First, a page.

Maryland SB 197 Proposed Legislation Municipalities-Vacant and Blighted Buildings
On February 2, Maryland Senate Bill 197 (“Municipalities-Vacant and Blighted Buildings”) received its first reading in the Education, Health and Environmental Affairs Committee.
Bill Summary: A vacant building is defined as real property improved by a building that is not occupied continuously. A blighted vacant building is defined as a vacant building that is determined by a municipality to be unsafe or insanitary or that is otherwise determined to threaten the health, safety, or general welfare of the community.
A person who fails to register a vacant building is guilty of a misdemeanor and on conviction is subject to a fine of up to $2,000. In addition, a person who violates this provision is liable to the municipality for a civil penalty of $2,000 per day for each day that the violation continues. The maximum amount of a civil penalty may not exceed the assessed value of the property.
The municipality may set a special tax rate for vacant buildings of up to $5.00 more per $100 of assessed value than the rate that would otherwise apply to the building. This tax rate applies whether or not a vacant building is registered with the municipality. The municipality may set a special tax rate for blighted vacant buildings of up to $10.00 more per $100 of assessed value than the rate that would otherwise apply to the building.
Current Law/Background: The concept of “nuisance” originates under common law and is something that causes offense, annoyance, trouble, or injury. A private nuisance obstructs the rights of a specific individual or group, while a public nuisance is an act or omission that obstructs, damages, or inconveniences the rights of the community. Several types of nuisances are specifically addressed in State law, including:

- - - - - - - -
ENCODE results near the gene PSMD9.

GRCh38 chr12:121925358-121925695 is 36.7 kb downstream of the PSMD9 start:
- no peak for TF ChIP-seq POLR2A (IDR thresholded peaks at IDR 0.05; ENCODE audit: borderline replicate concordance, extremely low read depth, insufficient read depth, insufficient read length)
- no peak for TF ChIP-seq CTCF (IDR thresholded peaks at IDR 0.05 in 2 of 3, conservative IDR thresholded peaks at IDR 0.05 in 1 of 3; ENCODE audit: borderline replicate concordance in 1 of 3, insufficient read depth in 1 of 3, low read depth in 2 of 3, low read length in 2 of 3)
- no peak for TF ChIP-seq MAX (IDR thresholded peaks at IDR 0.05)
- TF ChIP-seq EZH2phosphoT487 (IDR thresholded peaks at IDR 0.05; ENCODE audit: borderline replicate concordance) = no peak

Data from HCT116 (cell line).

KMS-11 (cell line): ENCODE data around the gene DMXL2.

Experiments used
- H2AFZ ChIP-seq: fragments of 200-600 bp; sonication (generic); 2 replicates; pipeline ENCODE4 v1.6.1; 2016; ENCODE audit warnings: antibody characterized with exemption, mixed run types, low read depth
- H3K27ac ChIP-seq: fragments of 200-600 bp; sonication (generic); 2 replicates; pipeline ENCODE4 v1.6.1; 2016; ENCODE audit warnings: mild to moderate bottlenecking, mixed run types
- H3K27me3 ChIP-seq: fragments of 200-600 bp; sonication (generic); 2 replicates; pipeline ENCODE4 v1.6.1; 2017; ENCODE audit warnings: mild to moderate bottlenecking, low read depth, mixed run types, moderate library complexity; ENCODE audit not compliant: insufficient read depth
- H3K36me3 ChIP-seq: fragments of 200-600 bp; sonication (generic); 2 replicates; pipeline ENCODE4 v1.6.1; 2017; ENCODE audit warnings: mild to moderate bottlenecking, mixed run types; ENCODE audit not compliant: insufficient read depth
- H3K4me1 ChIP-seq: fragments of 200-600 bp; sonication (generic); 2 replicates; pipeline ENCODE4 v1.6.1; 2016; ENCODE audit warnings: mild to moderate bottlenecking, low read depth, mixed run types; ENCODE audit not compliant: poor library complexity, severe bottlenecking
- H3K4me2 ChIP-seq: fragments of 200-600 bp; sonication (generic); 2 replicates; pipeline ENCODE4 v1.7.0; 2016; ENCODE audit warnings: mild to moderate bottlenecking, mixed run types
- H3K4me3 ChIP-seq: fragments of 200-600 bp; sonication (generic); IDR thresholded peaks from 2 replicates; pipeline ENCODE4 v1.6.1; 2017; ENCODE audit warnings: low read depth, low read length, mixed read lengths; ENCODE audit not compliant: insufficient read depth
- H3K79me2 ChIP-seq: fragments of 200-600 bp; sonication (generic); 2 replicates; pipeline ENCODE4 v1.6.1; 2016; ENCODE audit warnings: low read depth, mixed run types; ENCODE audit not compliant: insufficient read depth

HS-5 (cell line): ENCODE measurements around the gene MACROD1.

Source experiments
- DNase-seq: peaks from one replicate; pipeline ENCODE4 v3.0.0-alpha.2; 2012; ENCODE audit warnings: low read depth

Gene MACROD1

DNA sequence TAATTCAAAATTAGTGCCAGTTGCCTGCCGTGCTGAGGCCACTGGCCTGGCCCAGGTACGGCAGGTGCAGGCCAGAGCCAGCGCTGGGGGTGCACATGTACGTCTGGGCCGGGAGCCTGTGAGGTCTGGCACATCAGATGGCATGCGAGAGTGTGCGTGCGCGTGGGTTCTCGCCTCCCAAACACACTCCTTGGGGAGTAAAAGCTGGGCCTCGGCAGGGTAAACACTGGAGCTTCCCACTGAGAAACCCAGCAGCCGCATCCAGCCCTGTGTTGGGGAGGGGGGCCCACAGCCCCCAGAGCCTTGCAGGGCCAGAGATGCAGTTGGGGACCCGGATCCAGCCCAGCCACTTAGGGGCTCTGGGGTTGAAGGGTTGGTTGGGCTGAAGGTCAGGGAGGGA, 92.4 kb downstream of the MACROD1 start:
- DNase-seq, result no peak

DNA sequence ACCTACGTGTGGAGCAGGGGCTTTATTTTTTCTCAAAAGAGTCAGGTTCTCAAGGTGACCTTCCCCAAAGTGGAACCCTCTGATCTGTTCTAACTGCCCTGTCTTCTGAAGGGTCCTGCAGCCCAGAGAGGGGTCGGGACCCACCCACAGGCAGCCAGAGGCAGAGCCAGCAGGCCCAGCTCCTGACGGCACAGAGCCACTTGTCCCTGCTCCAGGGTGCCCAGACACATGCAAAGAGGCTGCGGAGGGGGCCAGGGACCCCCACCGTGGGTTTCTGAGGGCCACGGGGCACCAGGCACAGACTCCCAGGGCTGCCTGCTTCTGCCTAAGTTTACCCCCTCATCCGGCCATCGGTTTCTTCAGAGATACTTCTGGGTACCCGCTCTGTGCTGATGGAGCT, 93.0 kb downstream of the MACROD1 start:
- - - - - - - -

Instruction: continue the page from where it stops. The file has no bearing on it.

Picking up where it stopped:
- conditions that are dangerous to health or safety, including an inadequately protected swimming pool, an unprotected open ditch, an unsanitary outhouse, a foul pigpen, an improperly functioning sewage system, an unkempt junkyard or scrap metal processing facility, an excessive accumulation of trash or garbage, a dead animal, a contaminated or inadequately protected water supply, a rodent harborage, poor housekeeping that could endanger an individual’s health, or any condition that may endanger health and may be transmitted by means including surface drainage and air currents (Title 20 of the Health-General Article);
- dwellings, buildings, vehicles, vessels, aircraft, or any other place(s) used by individuals to administer illegally controlled substances or where controlled dangerous substances or controlled substances or controlled paraphernalia are manufactured, distributed, dispensed, stored, or concealed illegally (Title 5 of the Criminal Law Article);
- conditions affecting public health and involving plumbing, drainage, offensive trades, water supplies, and disposal of any waste material (Title 10 of the Environment Article); and
- property that is used for prostitution or for the administration, manufacture, distribution, or storage of a controlled dangerous substance or related paraphernalia (Title 14 of the Real Property Article).
Depending on the nuisance, the department charged with abating the nuisance is authorized to enter onto private property to determine its existence.
Additionally, each county board of health is authorized to adopt and enforce rules and regulations on any nuisance or cause of disease in the county. If a county health officer investigates and finds a nuisance, the health officer is required to serve a written notice to the person who is causing the nuisance, ordering the person to abate the nuisance within a specified period of time.
The City of Annapolis reports that between 30 and 50 properties may meet the definition of a vacant building and another 20 buildings may be considered blighted.
Current status as of March 4, 2015: “In the Senate – Unfavorable Report by Education, Health, and Environmental Affairs; Withdrawn”.
Please click here to view the full text of SB 197.
Please click here for media coverage (Capital Gazette 3/5) of SB 197.
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